by Wood D

Talking to Your Doctor About Lipid Disorders

You have a unique medical history. Therefore, it is essential to talk with your doctor about your personal risk factors and/or experience with lipid disorders. By talking openly and regularly with your doctor, you can take an active role in your care.
Here are some tips that will make it easier for you to talk to your doctor:
  • Bring someone else with you. It helps to have another person hear what is said and think of questions to ask.
  • Write out your questions ahead of time, so you don't forget them.
  • Write down the answers you get, and make sure you understand what you are hearing. Ask for clarification, if necessary.
  • Don't be afraid to ask your questions or ask where you can find more information about what you are discussing. You have a right to know.
  • What is my total cholesterol?
  • What are my LDL (bad cholesterol), HDL (good cholesterol), and triglyceride levels?
  • What is my ratio of HDL cholesterol to total cholesterol? What does this mean?
  • What should my lipid levels be?
  • How will my lipid levels affect my risk for heart disease?
  • How does my medical history, lifestyle, and family background affect my risk of having a lipid disorder?
  • Can I stop a lipid disorder from developing?
  • Will I have to take medication?
    • What are the benefits/side effects of these medications?
    • Will these medications interact with other medications, over-the-counter products, or dietary or herbal supplements I am already taking for other conditions?
  • What should I do if I forget to take a dose?
  • Will I need to take these medications indefinitely?
  • Can I take fish oil supplements and/or niacin?
  • Should I engage in exercise?
    • What type of exercise is best?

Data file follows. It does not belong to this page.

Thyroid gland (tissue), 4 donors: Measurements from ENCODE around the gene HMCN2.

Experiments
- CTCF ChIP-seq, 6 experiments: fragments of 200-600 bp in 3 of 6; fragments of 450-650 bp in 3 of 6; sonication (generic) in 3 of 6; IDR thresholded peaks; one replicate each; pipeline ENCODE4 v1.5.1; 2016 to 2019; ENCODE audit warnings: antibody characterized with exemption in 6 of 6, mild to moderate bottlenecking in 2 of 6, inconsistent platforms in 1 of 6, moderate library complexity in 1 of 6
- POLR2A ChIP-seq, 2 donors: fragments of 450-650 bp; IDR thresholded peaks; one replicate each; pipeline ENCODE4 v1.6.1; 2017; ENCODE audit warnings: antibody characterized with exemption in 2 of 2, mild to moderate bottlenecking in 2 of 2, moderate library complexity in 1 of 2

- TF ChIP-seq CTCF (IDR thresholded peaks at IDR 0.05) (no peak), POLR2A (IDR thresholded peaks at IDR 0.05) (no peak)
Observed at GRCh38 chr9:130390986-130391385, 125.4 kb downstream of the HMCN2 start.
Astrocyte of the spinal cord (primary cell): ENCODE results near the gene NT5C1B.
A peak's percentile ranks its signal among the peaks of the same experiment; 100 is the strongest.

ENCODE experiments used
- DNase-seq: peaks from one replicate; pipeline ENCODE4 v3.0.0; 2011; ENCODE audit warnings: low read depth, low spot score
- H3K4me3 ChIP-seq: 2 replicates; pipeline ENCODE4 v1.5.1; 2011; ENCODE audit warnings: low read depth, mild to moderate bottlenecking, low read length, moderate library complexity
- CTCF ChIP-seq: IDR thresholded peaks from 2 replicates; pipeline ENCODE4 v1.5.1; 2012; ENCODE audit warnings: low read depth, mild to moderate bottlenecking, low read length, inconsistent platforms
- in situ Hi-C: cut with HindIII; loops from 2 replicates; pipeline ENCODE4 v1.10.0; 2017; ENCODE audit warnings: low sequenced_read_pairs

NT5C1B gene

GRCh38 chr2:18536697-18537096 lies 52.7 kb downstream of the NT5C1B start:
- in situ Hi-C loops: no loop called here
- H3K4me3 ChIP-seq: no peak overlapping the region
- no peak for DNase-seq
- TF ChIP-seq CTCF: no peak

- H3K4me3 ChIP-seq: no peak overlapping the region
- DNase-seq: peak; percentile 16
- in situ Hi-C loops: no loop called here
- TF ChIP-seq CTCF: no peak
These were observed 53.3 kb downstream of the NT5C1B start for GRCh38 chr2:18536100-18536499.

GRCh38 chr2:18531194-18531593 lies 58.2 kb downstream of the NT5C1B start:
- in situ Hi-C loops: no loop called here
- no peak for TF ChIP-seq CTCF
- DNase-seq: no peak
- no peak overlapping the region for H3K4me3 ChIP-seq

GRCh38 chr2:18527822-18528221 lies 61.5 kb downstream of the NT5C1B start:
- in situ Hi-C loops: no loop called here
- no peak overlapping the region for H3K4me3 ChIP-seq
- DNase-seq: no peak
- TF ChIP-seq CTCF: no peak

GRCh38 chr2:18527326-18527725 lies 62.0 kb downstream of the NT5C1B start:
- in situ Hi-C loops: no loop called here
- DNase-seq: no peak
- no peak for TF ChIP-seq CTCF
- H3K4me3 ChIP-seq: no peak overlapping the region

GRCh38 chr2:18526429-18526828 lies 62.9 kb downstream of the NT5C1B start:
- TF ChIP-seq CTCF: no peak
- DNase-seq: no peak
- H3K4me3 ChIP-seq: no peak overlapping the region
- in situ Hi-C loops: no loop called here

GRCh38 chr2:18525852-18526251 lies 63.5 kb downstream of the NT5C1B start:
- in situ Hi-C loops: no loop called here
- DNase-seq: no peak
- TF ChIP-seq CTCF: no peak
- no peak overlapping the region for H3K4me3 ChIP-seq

• How much should I be exercising?
    • How do I get started with an exercise program?
  • Should I change my diet?
    • Should I meet with a dietitian?
  • Should I stop drinking alcohol?
  • How can I find help to quit smoking?
  • Do I need to lose weight? If so, how much? Any suggestions on going about it?
  • If I change my lifestyle habits, will I still need to take medication?
  • How will I know if the medication is working?
  • How will I know if my cholesterol and triglycerides are staying within healthy limits?
  • How often will you monitor my lipid levels?
  • If reduce my cholesterol numbers, can I stop taking medication?

References

Communicating with healthcare professionals. American Heart Association website. Available at: http://www.heart.org/HEARTORG/Caregiver/ReachOut/CommunicatingwithHealthcareProfessionals/Communicating-with-Healthcare-Professionals%5FUCM%5F301843%5FArticle.jsp. Updated February 23, 2012. Accessed January 13, 2014.

Tips for talking to your doctor. American Academy of Family Physicians Family Doctor website. Available at: http://familydoctor.org/familydoctor/en/healthcare-management/working-with-your-doctor/tips-for-talking-to-your-doctor.html. Updated November 2010. Accessed January 13, 2014.

Revision Information

  • Reviewer: Mike Woods, MD
  • Review Date: 12/2013
  • Update Date: 01/09/2014

Health Library Search

Only show results from the selected categories.











Triglycerides are the chemical form in which most fat exists in food and in the body When triglyceride levels are high, it can be associated with coronary artery disease ...

2 Preventive Cardiology: Statins lifestyle - aging & health

What exactly are statins? What do they do? Should you be taking them?...

High cholesterol is a higher than normal level of cholesterol in the blood. It is more common in adults but can occur in children. There are two main types of cholestero...

Familial hypercholesterolemia (FH) is an inherited condition. It causes high levels of total cholesterol. It also increases levels of low density lipoprotein (LDL), or ba...

11 Fabry Disease condition

Fabry disease is a metabolic disorder that is part of a group known as lysosomal storage diseases. It causes fatty substances to build up in the blood and blood vessels. ...

12 Gaucher Disease condition

Gaucher disease is a rare disease. It causes the abnormal storage of fatty substances. These fatty substances build up in the bones, liver, lungs, spleen and occasionally...

Niemann-Pick disease refers to a group of inherited conditions that affect the body’s metabolism. In patients with this rare disorder, fatty material builds up in various...

16 Symptoms of Lipid Disorders condition indepth
17 Screening for Lipid Disorders condition indepth